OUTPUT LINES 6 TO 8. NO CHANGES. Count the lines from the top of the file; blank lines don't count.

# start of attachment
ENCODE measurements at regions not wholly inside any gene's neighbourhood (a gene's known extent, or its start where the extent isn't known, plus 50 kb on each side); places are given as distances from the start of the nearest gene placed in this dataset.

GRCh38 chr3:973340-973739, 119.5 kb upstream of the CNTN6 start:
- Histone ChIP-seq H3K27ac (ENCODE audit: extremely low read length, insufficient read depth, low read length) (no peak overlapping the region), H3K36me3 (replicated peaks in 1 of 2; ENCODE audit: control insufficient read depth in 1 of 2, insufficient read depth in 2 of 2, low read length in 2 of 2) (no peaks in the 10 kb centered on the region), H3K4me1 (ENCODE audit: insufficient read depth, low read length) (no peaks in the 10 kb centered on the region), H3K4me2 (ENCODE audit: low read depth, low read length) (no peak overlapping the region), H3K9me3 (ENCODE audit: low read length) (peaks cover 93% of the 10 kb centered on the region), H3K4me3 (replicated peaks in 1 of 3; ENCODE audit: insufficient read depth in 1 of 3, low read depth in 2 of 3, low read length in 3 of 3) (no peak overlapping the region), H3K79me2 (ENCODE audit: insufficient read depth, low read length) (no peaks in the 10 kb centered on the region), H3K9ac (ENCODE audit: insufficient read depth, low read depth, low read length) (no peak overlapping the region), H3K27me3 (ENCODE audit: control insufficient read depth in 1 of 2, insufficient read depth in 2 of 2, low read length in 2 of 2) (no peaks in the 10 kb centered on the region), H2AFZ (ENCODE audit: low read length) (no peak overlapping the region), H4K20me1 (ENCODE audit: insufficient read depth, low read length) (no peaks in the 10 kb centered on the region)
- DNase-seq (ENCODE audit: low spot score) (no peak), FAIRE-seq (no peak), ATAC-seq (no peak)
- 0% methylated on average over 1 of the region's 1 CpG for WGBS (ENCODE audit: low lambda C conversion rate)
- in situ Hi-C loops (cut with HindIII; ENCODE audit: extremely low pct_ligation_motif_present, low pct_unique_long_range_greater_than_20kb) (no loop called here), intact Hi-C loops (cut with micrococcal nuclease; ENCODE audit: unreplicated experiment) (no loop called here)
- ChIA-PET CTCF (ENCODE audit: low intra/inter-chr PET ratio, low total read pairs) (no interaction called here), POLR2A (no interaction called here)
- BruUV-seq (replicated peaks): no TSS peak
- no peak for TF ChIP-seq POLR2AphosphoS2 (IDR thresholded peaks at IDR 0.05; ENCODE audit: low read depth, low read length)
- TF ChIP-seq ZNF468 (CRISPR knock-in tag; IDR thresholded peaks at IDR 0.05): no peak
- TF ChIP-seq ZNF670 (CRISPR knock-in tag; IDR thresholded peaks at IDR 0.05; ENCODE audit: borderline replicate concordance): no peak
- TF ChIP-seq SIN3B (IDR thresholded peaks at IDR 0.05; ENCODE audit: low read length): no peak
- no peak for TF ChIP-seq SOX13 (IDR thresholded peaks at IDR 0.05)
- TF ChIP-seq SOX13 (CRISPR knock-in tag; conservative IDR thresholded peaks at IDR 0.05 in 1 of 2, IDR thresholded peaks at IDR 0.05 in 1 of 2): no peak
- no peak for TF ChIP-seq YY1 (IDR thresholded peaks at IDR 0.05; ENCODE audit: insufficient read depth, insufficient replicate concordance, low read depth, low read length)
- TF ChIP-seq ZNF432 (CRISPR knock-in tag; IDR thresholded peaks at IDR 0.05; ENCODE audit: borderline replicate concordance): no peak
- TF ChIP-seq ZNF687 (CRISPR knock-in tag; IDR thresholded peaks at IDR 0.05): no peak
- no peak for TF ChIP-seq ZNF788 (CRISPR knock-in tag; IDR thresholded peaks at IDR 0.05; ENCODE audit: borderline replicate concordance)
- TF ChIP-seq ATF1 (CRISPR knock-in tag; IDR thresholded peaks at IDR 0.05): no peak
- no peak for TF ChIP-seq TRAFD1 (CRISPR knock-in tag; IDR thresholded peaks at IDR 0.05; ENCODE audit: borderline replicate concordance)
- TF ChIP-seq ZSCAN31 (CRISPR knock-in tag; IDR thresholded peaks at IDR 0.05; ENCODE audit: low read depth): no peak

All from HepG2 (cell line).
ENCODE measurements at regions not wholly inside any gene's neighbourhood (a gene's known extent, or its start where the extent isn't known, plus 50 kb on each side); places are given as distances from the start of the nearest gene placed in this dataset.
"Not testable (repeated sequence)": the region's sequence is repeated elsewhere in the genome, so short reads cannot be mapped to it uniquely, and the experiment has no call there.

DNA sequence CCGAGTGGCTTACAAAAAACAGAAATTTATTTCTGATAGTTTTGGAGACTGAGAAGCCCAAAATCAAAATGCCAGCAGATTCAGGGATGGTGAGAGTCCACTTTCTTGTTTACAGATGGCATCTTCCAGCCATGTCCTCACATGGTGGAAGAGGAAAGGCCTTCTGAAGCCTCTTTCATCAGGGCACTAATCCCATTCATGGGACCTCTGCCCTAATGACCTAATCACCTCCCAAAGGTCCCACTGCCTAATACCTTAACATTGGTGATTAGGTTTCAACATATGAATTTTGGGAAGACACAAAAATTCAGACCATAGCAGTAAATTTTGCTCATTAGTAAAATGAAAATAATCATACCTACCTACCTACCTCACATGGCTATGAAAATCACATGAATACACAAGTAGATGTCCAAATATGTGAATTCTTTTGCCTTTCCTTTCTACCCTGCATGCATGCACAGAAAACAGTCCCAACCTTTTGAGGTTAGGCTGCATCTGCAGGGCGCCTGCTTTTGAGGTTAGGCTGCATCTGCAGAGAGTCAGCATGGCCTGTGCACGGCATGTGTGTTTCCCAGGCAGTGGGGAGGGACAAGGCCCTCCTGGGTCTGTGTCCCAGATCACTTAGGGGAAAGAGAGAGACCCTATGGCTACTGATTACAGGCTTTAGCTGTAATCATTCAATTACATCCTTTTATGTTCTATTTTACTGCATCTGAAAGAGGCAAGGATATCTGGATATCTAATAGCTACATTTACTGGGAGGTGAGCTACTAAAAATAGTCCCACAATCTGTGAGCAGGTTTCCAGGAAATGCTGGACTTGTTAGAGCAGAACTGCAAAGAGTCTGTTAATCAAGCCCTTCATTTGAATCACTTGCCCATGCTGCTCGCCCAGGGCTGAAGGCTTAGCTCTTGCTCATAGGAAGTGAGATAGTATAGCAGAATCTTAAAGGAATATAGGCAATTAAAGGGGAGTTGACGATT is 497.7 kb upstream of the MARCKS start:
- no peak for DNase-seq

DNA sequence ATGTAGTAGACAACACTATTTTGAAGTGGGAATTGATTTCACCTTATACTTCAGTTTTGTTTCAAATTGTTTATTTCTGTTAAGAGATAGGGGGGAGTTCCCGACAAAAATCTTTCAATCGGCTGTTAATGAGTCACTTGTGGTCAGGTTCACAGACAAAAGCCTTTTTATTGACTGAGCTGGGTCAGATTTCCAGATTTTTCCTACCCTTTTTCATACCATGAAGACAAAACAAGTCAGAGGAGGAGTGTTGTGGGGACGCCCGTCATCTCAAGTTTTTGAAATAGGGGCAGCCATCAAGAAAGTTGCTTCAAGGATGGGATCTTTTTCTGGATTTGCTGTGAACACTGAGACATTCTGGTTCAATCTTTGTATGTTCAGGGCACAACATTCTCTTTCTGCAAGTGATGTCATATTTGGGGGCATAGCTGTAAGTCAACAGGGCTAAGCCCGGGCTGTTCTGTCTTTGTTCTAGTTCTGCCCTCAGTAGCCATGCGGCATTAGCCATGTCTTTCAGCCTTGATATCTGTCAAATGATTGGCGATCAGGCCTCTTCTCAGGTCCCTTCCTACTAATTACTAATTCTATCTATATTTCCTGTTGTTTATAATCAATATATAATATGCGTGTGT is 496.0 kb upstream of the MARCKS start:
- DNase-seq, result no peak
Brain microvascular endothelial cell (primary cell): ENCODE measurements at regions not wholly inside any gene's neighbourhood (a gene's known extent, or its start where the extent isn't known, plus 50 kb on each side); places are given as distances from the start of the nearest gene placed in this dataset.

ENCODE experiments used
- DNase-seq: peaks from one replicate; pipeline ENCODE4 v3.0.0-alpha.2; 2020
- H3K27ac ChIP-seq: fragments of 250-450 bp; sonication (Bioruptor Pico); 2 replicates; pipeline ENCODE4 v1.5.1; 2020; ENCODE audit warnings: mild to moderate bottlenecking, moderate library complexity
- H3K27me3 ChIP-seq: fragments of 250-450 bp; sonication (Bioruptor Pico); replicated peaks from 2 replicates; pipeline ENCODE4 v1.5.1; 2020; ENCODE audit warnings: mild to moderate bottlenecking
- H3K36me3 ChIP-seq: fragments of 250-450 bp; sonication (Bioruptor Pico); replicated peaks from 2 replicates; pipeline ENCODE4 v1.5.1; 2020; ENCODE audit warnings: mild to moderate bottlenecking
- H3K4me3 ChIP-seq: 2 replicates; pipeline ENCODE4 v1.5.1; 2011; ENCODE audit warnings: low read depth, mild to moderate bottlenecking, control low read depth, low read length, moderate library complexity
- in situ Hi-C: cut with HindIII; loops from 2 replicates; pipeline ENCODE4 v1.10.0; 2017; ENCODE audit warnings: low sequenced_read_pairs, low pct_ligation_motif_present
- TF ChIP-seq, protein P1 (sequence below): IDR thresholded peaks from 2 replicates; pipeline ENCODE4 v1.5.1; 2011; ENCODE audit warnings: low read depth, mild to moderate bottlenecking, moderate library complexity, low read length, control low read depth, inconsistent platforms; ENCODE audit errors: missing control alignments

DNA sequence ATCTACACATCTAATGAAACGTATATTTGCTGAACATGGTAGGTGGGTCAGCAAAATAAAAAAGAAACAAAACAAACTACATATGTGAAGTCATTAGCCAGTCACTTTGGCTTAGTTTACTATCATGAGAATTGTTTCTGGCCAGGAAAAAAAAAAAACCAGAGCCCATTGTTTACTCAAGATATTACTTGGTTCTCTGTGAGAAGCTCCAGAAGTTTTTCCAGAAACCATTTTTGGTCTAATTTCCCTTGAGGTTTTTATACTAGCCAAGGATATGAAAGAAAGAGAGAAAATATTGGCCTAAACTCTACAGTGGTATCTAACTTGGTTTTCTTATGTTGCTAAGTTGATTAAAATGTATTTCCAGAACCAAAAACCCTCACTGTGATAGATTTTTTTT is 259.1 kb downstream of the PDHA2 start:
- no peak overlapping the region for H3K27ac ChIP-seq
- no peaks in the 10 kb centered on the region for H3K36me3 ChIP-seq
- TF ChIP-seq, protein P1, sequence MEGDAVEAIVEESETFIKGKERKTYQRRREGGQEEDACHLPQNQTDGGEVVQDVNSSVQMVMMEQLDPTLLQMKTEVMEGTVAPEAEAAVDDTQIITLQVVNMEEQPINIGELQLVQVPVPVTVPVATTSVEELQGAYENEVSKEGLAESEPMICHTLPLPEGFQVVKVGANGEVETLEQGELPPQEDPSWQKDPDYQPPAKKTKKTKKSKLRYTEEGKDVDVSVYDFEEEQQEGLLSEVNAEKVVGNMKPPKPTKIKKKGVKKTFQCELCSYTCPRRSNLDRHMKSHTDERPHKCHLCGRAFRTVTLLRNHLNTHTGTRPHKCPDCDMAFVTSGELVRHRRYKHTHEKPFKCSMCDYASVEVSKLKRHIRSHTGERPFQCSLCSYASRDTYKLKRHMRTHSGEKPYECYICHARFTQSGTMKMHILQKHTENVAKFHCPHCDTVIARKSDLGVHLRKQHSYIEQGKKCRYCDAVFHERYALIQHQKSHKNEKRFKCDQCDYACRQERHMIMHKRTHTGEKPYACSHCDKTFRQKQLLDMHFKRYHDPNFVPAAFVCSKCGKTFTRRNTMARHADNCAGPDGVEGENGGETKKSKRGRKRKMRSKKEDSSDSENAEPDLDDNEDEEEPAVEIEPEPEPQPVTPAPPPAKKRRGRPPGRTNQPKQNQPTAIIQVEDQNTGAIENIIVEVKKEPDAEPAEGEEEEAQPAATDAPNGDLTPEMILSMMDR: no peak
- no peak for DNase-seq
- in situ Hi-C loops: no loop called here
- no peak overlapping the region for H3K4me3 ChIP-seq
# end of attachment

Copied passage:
- in situ Hi-C loops (cut with HindIII; ENCODE audit: extremely low pct_ligation_motif_present, low pct_unique_long_range_greater_than_20kb) (no loop called here), intact Hi-C loops (cut with micrococcal nuclease; ENCODE audit: unreplicated experiment) (no loop called here)
- ChIA-PET CTCF (ENCODE audit: low intra/inter-chr PET ratio, low total read pairs) (no interaction called here), POLR2A (no interaction called here)
- BruUV-seq (replicated peaks): no TSS peak